With the current interest in improving the energy efficiency of a building and less carbon emission reflected through Energy Performance Certificates (EPC), it can pay off to look at essential things like cleaning and housekeeping around your home to help towards this.
Although significant issues like new insulation, LED lighting, and even new heat source pumps will make a big difference, it’s still amazing how some of the small day-to-day habits also add up.
Therefore here are a variety of cleaning and general housekeeping tips to help improve your home's energy efficiency and reduce electricity and utility costs.
1. Descale a kettle
These use a lot of electricity, and limescale can build up to insulate the heating elements causing the kettle to work even harder.
Therefore simply descaling can reduce, for example, unplugging and filling the kettle with a mixture of half white vinegar and half water, letting it soak for an hour before boiling and then cooling and rinsing off.
2. Defrost your freezer
The buildup of ice up to a quarter of an inch thick can cause your freezer to work overtime, consuming excess energy. You can therefore increase this melting process with pans of hot water and use a plastic spatula to scrape off ice sheets.
Also, look at turning the freezer off for long periods when on holiday, or but a newer model (you can also get them with a special holiday mode).
Going even further with your kettle, you could use it less or select one that wAlsoesn’t go to the full boiling temperature for drinks such as green tea, which only needs to reach 80°.
3. Efficient use of your washing machine
One way to clean it up to run more efficiently and hygienically is to disinfect it by adding an anti-bacterial rinse aid or a cup full of white vinegar. To kill bacteria that survive low temperatures, do a hot wash at 90° once a month to kill off any bugs and odours. Every three months, then descale to prevent the heating element corroding plus keep the machines filter free from rubbish.
Also, turn the washing machine off the mains when you are not using it, and when you do, have short low-temperature cycles which are more efficient.
4. The best use of dishwashers
Although these use a lot of electricity, if you have a modern, efficient one on a full load, this can be a better use of Water than old-fashioned hand washing. Also, choose the quick wash facility on the dishwasher.
Every month or so, clean it by placing a bowl of white vinegar in the upper rack and placing it on a hot cycle, then sprinkling carbonate soda over the bottom to run a short process to finish it off.
5. New showerhead
Simply fitting a low flush showerhead of half the average showerhead rate will save the water used when you do have a shower.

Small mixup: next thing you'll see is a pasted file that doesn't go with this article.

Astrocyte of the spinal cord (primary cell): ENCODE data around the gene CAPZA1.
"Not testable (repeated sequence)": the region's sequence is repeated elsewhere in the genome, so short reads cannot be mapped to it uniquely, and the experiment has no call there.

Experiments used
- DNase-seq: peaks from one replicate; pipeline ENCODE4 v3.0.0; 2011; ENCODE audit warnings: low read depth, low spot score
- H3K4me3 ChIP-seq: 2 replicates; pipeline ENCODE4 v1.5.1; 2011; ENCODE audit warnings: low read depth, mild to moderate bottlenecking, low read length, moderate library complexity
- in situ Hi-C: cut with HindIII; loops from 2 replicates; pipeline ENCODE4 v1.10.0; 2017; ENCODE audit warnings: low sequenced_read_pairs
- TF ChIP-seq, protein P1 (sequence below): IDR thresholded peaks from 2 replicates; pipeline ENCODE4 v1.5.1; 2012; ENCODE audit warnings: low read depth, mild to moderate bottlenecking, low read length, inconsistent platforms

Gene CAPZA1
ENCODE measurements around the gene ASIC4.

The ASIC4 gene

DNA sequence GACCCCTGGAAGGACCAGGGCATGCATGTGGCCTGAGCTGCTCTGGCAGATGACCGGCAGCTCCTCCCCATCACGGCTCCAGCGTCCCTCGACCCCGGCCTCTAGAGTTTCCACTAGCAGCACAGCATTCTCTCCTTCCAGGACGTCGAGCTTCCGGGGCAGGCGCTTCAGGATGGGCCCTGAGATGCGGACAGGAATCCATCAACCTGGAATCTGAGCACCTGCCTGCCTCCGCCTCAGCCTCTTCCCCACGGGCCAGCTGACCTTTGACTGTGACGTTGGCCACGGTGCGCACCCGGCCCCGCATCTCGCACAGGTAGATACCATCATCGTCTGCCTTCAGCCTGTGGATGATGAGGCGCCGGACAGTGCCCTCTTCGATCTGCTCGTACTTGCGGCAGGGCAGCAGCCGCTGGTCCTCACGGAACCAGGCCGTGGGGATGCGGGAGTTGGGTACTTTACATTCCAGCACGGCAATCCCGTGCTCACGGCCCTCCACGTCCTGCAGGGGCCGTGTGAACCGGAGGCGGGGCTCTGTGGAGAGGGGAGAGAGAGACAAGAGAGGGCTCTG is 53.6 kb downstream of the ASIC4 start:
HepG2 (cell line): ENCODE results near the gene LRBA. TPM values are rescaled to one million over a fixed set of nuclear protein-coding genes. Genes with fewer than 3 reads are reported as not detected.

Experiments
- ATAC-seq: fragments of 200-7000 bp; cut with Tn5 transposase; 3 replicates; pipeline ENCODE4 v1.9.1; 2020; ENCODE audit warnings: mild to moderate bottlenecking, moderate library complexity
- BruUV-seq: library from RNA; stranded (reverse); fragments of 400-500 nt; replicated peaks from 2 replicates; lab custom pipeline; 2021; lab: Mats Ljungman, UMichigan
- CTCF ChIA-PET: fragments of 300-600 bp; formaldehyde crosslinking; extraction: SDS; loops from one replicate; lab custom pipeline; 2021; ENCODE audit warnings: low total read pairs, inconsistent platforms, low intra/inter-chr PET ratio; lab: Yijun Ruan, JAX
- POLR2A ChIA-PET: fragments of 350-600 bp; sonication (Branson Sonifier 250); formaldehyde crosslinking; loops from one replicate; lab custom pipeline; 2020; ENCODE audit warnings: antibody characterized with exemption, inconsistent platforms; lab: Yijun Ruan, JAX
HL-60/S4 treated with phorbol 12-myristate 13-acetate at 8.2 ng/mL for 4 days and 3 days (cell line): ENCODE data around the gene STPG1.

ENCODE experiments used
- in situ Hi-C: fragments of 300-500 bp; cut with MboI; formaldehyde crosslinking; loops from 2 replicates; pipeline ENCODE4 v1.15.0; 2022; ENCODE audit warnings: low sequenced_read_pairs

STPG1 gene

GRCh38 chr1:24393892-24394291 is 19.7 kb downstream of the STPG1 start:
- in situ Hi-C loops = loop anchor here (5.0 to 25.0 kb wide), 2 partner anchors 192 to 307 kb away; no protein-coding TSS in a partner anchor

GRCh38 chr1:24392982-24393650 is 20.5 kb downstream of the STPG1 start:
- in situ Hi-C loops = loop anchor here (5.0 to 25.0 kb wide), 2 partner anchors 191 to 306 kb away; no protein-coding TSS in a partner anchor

6. Drying clothes
An alternative to the tumble dryer is not to have one at all. Instead, leave the clothes out to naturally dry, even if you first have a more rapid spin cycle on your washing machine, to remove as much water as possible beforehand. If you are hanging clothes, make them as high as possible, even using a ceiling-mounted close hanger, and don’t leave them on radiators which can cause condensation and staining of your walls.
You could even use your local Laundrette rather than your own appliances, particularly for large items like towels and duvet covers.
7. Select a better oven
These can guzzle a lot of electricity or gas, and in fact, self-cleaning ovens are the best insulated and, therefore, most efficient even if you don’t use the self-cleaning function.
Also, keep the ovens cleaned and fans functioning properly and use to the maximum capacity when they are on, even if food is frozen afterwards.
When it comes to hobs, the electric induction ones are more efficient than the gas hobs, plus even purchasing better quality cookware can encourage greater efficiency.
8. Turning off appliances
This is easy peasy, but so often missed in a busy modern life.
This includes microwaves, kettles and even more extensive appliances like washing machines and tumble dryers. These will power all kinds of lights and components, wasting electricity consumption.
9. New LED lightbulbs
This has been suggested for many years but often gets forgotten, or people wait until bulbs go before replacing them. Carefully selected LED bulbs and even the correct type of lighting, along with any timers and dimmer switches, will help reduce electricity consumption.
10. Turn down the TV brightness
These use a lot of electricity to provide the bright light on modern displays and therefore provide a saving by simply turning it down. This also relates to computers and even laptops and how often they need recharging.
Saving the planet, cleaning your home
As you relook at how you manage and clean your home, these tips can not only help you keep things clean and longer lasting but help improve energy efficiency and costs.